However, there are several limitations of the current approach. First, the proposed method only constructs a point-wise confidence interval. For inference at a fixed time point, a point-wise confidence interval is useful. However, a simultaneous confidence band is needed to make inferences over the entire time span. Thus, an obvious future direction is developing and estimating a simultaneous confidence band. Second, although the current approach does not require observations from all participants at all time points [15], the algorithm will not work if \(\text {rank}(\mathbf {X}^{*}_{j}) <3\) (or <d in the general case). In such cases, one can implement the four methods discussed in Fan and Zhang [15] (see their Remark 1), or simply drop the observations at that time point. Third, the two-step method works well in the ILD setting. If there are data available from a very limited number of distinct time points, or the times of observation do not align well among subjects in the study, the estimates from the two-step procedure may not be appropriate or accurate. Finally, our proposed model does not include a lagged dependency on past values of the response variable to adjust for (time-varying) confounding. This is because in a longitudinal study, different subjects may be observed at different times, and the values of the response variable at the previous time point may not be well-defined, or have a different meaning for different individuals.

Mediation is inherently about causal pathways - the intervention has an effect on the mediator, which in turn has an effect on the outcome. In our particular application, individuals were randomly assigned to the smoking cessation treatments; however, they are not randomly assigned to the mediator and therefore, there may be confounders of the mediator and the outcome. In addition, due to the intensive longitudinal nature of the study, we cannot rule out the possibility of time-varying confounding. Of particular concern is the possibility of time-varying confounders of the mediator and outcome that have themselves been affected by the smoking cessation treatments. For example, the smoking cessation intervention may affect whether an individual smokes on a given day, which in turn affects both negative affect and cessation fatigue at a later time resulting in time-varying confounding. To infer causality, we would need to assume that there are no time-invariant unmeasured confounders of the mediator and outcome, additivity (no interactions or non-linearities), and no time-varying confounders of the mediator and outcome that have been influenced by the intervention. In addition, we assume temporal ordering such that the intervention occurs before the mediator which occurs before the outcome. These are the standard assumptions needed for a linear structural equation model to estimate a “causal" effect [16]. These are strong assumptions which investigators should consider the plausibility of in any particular application. Recent work in the causal inference literature has relaxed the time-varying confounding assumption to varying degrees - for example, by assuming the mediator depends only on recent values of a time-varying confounder [18]. Nevertheless, in our particular case, causal inferences regarding the total effect and the effect of the intervention on negative affect is possible due to randomization of the smoking cessation interventions.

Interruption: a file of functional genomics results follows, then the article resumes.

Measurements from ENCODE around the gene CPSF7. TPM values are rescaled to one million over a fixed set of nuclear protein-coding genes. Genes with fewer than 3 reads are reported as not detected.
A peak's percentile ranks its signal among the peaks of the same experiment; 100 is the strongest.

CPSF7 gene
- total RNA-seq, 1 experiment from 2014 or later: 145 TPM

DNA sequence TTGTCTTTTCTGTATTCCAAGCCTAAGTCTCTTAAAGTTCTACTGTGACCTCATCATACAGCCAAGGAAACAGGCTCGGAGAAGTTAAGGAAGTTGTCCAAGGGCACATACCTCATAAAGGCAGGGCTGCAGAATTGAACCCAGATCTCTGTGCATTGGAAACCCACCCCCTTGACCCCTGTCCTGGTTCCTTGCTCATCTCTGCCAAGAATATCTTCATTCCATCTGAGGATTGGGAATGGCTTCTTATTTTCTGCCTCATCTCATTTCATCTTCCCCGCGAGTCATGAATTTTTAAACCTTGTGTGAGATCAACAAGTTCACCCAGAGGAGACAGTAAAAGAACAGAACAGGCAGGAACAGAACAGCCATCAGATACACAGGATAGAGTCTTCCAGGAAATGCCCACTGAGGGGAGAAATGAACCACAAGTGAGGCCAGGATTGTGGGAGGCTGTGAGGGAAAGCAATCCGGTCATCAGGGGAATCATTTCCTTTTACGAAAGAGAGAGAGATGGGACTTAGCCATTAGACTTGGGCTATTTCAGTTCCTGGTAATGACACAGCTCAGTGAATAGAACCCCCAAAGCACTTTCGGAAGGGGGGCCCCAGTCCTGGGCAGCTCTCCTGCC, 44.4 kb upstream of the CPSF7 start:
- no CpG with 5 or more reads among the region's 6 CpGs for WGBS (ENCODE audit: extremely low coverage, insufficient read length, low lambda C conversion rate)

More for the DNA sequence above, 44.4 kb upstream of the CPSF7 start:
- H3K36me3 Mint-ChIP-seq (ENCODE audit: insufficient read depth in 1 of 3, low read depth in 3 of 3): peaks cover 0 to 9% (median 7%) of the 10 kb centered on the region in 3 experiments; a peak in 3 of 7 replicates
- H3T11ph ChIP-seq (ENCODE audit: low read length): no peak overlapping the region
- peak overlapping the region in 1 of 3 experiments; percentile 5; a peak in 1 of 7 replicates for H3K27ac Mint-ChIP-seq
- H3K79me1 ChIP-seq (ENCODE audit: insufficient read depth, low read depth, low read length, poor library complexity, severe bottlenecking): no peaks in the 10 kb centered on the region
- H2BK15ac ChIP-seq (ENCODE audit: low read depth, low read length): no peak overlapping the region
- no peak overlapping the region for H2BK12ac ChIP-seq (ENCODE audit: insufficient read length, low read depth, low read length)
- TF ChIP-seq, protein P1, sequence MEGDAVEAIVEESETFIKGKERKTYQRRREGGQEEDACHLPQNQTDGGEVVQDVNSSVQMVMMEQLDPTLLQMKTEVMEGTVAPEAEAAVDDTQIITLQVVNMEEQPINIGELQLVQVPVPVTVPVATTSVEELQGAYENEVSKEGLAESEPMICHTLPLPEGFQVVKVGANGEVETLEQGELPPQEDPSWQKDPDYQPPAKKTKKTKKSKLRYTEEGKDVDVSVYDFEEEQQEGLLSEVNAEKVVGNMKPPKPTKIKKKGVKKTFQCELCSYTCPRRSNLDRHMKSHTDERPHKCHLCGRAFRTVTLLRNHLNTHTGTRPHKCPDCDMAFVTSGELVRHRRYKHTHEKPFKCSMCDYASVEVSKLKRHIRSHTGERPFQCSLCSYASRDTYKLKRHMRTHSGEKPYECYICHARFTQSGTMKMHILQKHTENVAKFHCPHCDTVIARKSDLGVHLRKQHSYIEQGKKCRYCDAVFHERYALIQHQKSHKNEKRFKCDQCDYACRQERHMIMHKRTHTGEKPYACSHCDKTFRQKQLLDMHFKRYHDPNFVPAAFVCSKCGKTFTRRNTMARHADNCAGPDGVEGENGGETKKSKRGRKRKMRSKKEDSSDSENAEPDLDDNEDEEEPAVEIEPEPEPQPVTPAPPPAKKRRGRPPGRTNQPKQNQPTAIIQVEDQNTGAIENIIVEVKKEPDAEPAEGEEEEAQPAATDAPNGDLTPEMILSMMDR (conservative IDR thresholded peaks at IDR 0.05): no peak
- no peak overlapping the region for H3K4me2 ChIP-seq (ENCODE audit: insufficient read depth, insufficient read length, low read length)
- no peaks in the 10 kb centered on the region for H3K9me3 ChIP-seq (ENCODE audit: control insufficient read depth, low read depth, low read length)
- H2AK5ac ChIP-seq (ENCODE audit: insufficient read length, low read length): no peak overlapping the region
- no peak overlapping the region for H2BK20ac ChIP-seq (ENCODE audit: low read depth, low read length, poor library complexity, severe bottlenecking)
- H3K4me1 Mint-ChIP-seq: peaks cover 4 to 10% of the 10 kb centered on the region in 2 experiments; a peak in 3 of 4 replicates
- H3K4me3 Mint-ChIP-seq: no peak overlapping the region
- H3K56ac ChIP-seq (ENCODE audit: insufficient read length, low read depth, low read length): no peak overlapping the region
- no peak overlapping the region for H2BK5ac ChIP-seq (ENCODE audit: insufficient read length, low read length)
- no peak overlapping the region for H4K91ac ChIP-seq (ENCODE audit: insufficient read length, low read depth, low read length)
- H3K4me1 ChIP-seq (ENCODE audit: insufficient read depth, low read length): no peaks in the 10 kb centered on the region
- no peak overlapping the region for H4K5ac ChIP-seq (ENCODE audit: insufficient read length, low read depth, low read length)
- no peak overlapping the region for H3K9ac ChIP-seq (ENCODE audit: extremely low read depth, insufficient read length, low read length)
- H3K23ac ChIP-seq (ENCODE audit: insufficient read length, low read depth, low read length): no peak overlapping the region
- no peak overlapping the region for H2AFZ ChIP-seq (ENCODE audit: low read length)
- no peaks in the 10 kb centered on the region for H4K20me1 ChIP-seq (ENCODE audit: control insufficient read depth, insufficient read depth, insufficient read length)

In conclusion, we have presented a model for estimating time-varying mediation effects which builds on previous work [1517] to allow a time-varying outcome as well as a time-varying mediator. We also presented a method for obtaining point-wise confidence intervals for the product of two time-varying coefficient functions (i.e., a time-varying mediation effect), evaluated its feasibility in a small simulation study, and applied the method to evaluate the time-varying mediation effects of three pharmacotherapy smoking cessation interventions. We have implemented the estimation and bootstrap procedure in a user-friendly R package, tvmediation, available on CRAN. Although we cannot share the actual data, the R package contains data simulated to mimic the real data along with tutorials on how to use the functions to fit the model described above. We believe that this approach will be useful to those collecting ILD using mobile devices or self-reported EMA and who wish to examine mediation effects.

Availability of data and materials

The estimation and bootstrap procedure is implemented in a user-friendly R package tvmediation which is available on CRAN. The R package also contains data simulated to mimic the real data used in this paper along with tutorials on how to use the functions to fit the model described above. The original real data analyzed in the study are not publicly available due to privacy/ethical restrictions. For information on how to request the data, contact Megan E. Piper (